Accessory breast tissue is a relatively common congenital condition in which abnormal accessory breast tissue is seen in addition to the presence of normal breast tissue. This normal variant can present as a mass anywhere along the course of the embryologic mammary streak (axilla to the inguinal region).
- chest wall
- lateral thigh
Found in 2-6% of women and 1-3% of males 5. Most often though present since birth the patients are not aware of it till puberty.
Most women are unaware about it and it is detected incidentally on a mammogram. Discomfort, pain, milk secretion, thickening of axilla and local skin irritation can occur. Accessory breast tissue responds to hormonal stimulation and may become more evident during menarche, pregnancy, or lactation. On examination supranumerary nipples may also be seen.
This tissue ranges from a small focus of parenchyma to complete structures that include a nipple and an areola.
It is also important to remember that both benign and malignant diseases of breast tissue in ectopic locations in adult women have been described.
Accessory breast tissue can be found anywhere along the thoracoabdominal region of the milk line (embryologic mammary streak) but are most frequently found in the axilla .May be bilateral. Very rarely seen in the face,back and thigh.
Various disorders associated with supernumerary nipples, including:
- urogenital defects
- vertebral abnormalities
- hypertrophic pyloric stenosis
- testicular cancer
- aberrant ventricular conduction
Most accessory breast tissue are found coincidentally on routine screening mammography.
Ultrasound imaging shows breast tissue which is indistinguishable from that of the regular breast.
Occasionally performed in challenging atypical cases but in practcie this is rarely needed. The signal and enhancement characteristics are similar to normal glandular tissue.
Treatment and prognosis
No treatment is required in the vast majority of cases. The treatment of choice for symptomatic accessory axillary breast tissue is surgical excision as removal of the tissue will relieve physical discomfort or mechanical discomfort in the case of large volume accessory tissue.
Accessory breast tissue should also be monitored for pathologic changes such as malignancy, fibroadenoma, mastitis and fibrocystic changes and therefore undergo the same screening as normal breast tissue. The ectopic breast tissue has been found to have a higher propensity to develop malignancy and occurs at an earlier age. Excessive breast growth (macromastia) can be seen in pregnancy as well as during adolescence.
- thoracic skeleton
- thoracic cage
- thoracic spine
- muscles of the thorax
- intercostal muscles
- variant anatomy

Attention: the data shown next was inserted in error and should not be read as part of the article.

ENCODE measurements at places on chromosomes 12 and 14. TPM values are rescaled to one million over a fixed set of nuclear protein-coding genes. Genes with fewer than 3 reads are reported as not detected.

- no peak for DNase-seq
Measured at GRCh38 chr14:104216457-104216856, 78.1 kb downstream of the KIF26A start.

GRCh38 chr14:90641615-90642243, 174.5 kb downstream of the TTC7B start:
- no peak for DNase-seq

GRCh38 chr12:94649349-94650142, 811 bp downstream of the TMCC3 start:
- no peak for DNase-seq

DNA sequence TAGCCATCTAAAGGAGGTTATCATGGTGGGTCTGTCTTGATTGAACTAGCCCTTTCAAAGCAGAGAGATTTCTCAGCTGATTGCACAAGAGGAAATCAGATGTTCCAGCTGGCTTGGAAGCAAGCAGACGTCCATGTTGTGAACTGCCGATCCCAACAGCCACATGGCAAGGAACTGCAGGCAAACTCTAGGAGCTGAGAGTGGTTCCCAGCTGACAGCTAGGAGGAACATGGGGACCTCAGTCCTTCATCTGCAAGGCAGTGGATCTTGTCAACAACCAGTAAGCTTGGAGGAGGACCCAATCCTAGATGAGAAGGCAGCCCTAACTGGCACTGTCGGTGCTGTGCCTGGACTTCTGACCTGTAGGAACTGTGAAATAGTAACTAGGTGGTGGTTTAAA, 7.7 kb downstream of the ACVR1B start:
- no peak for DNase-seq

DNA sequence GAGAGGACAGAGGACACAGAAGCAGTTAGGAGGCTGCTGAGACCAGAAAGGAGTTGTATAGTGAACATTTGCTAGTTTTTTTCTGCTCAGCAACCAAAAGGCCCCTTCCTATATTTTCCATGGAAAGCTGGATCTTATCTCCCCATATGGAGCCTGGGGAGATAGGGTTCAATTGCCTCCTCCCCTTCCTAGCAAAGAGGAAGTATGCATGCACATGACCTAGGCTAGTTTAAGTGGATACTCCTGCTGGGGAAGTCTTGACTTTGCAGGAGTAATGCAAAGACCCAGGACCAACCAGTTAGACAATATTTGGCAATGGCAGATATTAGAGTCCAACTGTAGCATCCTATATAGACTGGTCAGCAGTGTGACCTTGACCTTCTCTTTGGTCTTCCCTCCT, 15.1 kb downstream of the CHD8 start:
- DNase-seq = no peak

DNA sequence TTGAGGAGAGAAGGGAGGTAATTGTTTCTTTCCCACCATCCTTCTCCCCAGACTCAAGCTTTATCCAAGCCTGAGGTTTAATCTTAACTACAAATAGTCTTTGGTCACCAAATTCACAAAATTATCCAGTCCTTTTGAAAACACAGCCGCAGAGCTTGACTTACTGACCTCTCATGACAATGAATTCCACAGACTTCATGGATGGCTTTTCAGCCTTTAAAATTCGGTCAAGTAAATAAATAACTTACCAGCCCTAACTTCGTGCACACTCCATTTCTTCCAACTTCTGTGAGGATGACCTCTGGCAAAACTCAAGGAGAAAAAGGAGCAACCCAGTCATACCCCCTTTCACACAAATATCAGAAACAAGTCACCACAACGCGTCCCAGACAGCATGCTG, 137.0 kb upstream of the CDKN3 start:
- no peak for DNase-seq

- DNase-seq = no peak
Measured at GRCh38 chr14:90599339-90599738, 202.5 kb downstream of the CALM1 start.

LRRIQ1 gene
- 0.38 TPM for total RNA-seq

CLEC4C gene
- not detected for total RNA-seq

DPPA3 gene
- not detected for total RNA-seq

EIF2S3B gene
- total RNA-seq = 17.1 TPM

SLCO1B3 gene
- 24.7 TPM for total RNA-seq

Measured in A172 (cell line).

- spaces of the thorax
- tracheobronchial tree
bronchopulmonary segmental anatomy
- left lung
- right lung
- variant anatomy
- lung parenchyma
- bronchopulmonary segmental anatomy
- cardiac chambers
- heart valves
- coronary circulation
- innervation of the heart
- terminal ductal lobular unit
- axillary tail
- mammary fat
- Montgomery glands
- Cooper's ligaments
- lymphatic drainage
- blood supply of the thorax
aorta (development | variant anatomy)
- ascending aorta
- brachiocephalic trunk
- common carotid artery
- subclavian artery
- variant anatomy
- aortic isthmus
- descending aorta
- pulmonary trunk
- aorta (development | variant anatomy)
- innveration of the thorax
- 1. Laor T, Collins MH, Emery KH et-al. MRI appearance of accessory breast tissue: a diagnostic consideration for an axillary mass in a peripubertal or pubertal girl. AJR Am J Roentgenol. 2004;183 (6): 1779-81. AJR Am J Roentgenol (full text) - Pubmed citation
- 2. Conant EF, Brennecke CM. Breast imaging, case review. Mosby Inc. (2006) ISBN:0323017460. Read it at Google Books - Find it at Amazon
- 3. Eurorad teaching files : Case 7137 - showing axillary breast tissue
- 4. Paredes ES. Atlas of mammography. Lippincott Williams & Wilkins. (2007) ISBN:0781764335. Read it at Google Books - Find it at Amazon
- 5. Patel PP, Ibrahim AM, Zhang J et-al. Accessory breast tissue. Eplasty. 2012;12: ic5. Free text at pubmed - Pubmed citation
- 6. Guray M, Sahin AA. Benign breast diseases: classification, diagnosis, and management. Oncologist. 2006;11 (5): 435-49. Oncologist (full text) - doi:10.1634/theoncologist.11-5-435 - Pubmed citation
Synonyms & Alternative Spellings
|Synonyms or Alternative Spelling||Include in Listings?|
|Accessory mammary tissue||✓|
|Supernumerary breast tissue||✓|
|ectopic breast tissue||✓|